Let’s look at the key landing pages of your website today and see how many of these boxes you can check off:

My content tells potential clients…

☑ What my business name, addresses, phone numbers, fax number, email addresses, driving directions, mapped locations, social and review profiles are

☑ What my products and services are and why they meet clients’ needs

☑ The complete details of my special offers for B2B clients, including my capacity for fulfillment

☑ What my pricing is like, so that I’m getting leads from qualified clients without wasting anyone’s time

☑ What my USP is — what makes my selling proposition unique and a better choice than my local competitors

☑ What my role is as a beneficial member of the local business community and the human community, including my professional relationships, philanthropy, sustainable practices, accreditations, awards, and other points of pride

☑ What others say about my company, including reviews and testimonials

☑ What my clients’ rights and guarantees are

☑ What value I place on my clients, via the quality, usefulness, and usability of my website and its content

If you found your content lacking any of these checklist elements, budget to build them. If writing is not your strong suit and your company isn’t large enough to have an in-house content team, hire help. A really good copywriter will partner up to tell the story of your business while also accurately portraying its unique voice. Expect to be deeply interviewed so that a rich narrative can emerge.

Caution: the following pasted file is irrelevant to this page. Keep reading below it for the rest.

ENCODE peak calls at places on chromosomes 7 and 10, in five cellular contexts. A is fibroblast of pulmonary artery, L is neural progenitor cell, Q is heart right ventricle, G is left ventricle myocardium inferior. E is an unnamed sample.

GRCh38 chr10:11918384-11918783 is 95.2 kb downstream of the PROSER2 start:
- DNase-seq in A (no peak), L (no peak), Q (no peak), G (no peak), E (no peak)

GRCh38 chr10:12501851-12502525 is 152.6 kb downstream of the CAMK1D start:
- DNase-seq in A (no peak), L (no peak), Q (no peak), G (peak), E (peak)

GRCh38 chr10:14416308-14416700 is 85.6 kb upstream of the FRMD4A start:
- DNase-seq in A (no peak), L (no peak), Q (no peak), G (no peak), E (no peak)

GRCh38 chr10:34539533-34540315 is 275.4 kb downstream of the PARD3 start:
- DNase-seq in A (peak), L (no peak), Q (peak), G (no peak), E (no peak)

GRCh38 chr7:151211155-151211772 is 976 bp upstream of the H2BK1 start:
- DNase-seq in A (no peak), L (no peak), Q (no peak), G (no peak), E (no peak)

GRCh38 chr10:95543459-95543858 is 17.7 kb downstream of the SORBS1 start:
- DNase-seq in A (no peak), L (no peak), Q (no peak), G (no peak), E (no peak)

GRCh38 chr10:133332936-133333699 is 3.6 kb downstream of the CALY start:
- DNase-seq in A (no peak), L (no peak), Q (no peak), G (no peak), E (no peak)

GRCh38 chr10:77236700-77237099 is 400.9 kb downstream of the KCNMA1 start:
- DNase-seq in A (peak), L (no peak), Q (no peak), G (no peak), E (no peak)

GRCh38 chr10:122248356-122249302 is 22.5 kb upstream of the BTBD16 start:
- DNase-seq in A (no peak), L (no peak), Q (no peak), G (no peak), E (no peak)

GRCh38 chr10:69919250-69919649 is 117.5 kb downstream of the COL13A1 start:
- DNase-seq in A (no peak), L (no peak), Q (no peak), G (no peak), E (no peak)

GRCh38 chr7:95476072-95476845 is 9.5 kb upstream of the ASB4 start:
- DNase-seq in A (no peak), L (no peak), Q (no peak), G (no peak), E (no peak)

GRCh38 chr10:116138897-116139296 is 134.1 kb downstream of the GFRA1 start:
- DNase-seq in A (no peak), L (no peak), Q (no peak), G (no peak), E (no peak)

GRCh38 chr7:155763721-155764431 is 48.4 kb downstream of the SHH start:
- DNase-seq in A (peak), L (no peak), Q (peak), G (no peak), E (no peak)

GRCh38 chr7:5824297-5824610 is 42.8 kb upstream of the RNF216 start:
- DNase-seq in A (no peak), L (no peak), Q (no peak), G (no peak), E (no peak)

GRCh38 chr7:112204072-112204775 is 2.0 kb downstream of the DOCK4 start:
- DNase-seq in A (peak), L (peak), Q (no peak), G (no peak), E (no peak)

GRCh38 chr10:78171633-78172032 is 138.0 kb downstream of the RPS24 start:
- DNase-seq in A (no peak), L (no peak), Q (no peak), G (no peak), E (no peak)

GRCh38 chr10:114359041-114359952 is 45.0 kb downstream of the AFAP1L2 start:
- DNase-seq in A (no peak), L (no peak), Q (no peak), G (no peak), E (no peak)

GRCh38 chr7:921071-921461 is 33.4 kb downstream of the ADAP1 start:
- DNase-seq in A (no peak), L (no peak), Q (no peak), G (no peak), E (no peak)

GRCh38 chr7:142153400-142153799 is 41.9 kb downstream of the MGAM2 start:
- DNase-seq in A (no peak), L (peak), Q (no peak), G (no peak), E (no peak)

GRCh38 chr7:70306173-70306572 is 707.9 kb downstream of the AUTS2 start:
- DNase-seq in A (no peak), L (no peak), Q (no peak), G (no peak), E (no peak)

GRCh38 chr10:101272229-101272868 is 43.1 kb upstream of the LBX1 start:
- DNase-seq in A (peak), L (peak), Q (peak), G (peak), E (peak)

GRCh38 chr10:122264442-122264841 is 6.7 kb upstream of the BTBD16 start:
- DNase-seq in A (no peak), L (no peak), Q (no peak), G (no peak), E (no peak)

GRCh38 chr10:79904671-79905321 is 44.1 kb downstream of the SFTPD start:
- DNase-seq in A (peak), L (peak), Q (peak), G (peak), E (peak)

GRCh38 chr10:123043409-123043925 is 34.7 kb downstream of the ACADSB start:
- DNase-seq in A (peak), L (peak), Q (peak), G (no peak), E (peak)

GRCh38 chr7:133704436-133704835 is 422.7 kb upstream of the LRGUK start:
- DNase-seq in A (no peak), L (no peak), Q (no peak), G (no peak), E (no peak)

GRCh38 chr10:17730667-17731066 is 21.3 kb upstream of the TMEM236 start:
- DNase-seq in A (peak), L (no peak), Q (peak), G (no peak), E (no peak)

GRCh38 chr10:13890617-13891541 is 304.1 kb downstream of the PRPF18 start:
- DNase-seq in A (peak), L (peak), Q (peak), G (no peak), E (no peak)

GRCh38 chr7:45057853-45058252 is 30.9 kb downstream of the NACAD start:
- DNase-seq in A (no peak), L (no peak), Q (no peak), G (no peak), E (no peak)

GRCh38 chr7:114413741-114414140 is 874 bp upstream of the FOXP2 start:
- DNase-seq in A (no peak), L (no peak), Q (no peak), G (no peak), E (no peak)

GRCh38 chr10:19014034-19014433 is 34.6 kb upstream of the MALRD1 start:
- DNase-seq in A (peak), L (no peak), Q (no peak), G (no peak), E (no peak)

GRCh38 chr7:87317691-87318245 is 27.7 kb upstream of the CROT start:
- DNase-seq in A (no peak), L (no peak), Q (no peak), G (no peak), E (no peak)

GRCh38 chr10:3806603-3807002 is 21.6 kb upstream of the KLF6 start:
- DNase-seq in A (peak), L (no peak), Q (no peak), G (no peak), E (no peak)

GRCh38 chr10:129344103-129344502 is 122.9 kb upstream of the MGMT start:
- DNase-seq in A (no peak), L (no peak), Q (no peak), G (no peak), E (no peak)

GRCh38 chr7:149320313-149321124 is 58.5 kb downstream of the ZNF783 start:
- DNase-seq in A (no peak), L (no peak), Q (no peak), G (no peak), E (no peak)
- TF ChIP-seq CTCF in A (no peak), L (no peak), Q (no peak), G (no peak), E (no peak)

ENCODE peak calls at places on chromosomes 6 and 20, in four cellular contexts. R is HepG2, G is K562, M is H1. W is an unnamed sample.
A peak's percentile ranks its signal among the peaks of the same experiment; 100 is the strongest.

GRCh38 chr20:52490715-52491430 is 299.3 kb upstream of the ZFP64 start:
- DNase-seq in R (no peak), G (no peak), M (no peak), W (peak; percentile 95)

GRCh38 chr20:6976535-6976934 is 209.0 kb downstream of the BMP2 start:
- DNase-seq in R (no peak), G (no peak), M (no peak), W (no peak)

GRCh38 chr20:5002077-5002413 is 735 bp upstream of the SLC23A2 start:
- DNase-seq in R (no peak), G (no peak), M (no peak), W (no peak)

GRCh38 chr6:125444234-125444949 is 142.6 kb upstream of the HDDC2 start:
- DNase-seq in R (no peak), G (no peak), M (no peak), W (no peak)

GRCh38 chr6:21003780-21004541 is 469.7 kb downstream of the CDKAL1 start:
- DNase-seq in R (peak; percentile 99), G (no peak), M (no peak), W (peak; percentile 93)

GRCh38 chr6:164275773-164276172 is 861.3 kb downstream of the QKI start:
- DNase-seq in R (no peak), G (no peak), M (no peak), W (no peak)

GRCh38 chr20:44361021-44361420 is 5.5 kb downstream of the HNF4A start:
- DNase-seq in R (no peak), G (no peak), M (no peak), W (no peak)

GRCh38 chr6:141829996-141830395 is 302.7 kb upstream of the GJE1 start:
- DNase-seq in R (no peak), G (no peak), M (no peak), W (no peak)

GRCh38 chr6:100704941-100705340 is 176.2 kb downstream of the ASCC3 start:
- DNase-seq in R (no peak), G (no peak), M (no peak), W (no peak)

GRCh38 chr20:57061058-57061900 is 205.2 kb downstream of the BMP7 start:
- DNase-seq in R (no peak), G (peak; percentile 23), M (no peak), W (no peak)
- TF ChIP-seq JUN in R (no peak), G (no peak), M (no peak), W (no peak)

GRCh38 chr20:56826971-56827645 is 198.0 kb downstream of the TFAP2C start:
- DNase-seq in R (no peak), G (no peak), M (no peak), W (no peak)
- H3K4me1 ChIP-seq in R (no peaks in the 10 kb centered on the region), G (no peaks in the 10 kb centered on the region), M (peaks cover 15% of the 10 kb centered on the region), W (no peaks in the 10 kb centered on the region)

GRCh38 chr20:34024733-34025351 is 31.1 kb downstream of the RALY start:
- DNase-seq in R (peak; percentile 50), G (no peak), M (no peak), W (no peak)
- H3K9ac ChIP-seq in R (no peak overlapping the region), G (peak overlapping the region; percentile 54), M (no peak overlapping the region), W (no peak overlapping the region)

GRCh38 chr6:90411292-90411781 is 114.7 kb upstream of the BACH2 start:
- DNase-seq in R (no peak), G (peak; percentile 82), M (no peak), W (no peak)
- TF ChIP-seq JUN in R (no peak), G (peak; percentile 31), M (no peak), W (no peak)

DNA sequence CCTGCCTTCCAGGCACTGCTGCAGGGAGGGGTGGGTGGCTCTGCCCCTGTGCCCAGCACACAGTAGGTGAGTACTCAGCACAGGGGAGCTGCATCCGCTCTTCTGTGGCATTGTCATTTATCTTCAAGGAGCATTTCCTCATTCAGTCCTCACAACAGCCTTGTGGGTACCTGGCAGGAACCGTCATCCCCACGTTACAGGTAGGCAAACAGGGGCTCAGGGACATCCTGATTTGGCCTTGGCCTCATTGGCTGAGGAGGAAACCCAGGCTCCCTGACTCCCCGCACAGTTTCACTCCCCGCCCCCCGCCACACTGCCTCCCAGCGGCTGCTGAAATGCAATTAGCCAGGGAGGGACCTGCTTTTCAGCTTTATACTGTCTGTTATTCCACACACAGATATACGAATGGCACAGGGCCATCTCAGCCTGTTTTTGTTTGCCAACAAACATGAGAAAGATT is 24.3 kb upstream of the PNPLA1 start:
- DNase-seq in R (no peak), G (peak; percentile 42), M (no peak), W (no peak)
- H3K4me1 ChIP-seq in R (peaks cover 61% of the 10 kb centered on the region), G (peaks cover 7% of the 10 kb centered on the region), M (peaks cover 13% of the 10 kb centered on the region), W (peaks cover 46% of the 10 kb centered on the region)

In sum, you want your website to be doing the talking for you 24 hours a day so that every question a potential B2B client has can be confidently answered, prompting the next step of personal outreach.

How to find your B2B advantage

Earlier, we spoke of the research you’ll do to analyze the business community you could be serving with your B2B offerings, and we covered how to be sure you’ve got the local digital marketing basics in place to showcase what you do on the web. Depending on your market, you could find that investment in either direction could represent an opportunity many of your competitors have overlooked.

For an even greater advantage, though, let’s look directly at your competitors. You can research them by:

  1. Visiting their websites to understand their services, products, pricing, hours, capacity, USP, etc.
  2. Visiting their physical premises, making inquiries by phone, or (if possible) making a purchase of their products/services to see how you like them and if there’s anything that could be done better
  3. Reading their negative reviews to see what their customers complain about
  4. Looking them up on social media, again to see what customers say and how the brand handles complaints
  5. Reading both positive and negative media coverage of the brand

Do you see any gaps? If you can dare to be different and fill them, you will have identified an important advantage. Perhaps you’ll be the only:

  • Commercial cleaning company in town that specializes in servicing the pet-friendly hospitality market
  • Restaurant offering a particular type of cuisine at scale
  • Major attraction with appealing discounts for large groups
  • Commercial printer open late at night for rush jobs
  • Yoga instructor specializing in reducing work-related stress/injuries

And if your city is large and highly competitive and there aren’t glaring gaps in available services, try to find a gap in service quality. Maybe there are several computer repair shops, but yours is the only one that works weekends. Maybe there are a multitude of travel agents, but your eco-tourism packages for corporations have won major awards. Maybe yours is just one of 400+ Chinese restaurants in San Francisco, but the only one to throw in a free bag of MeeMee’s sesame and almond cookies (a fortune cookie differentiator!) with every office delivery, giving a little uplift to hardworking staff.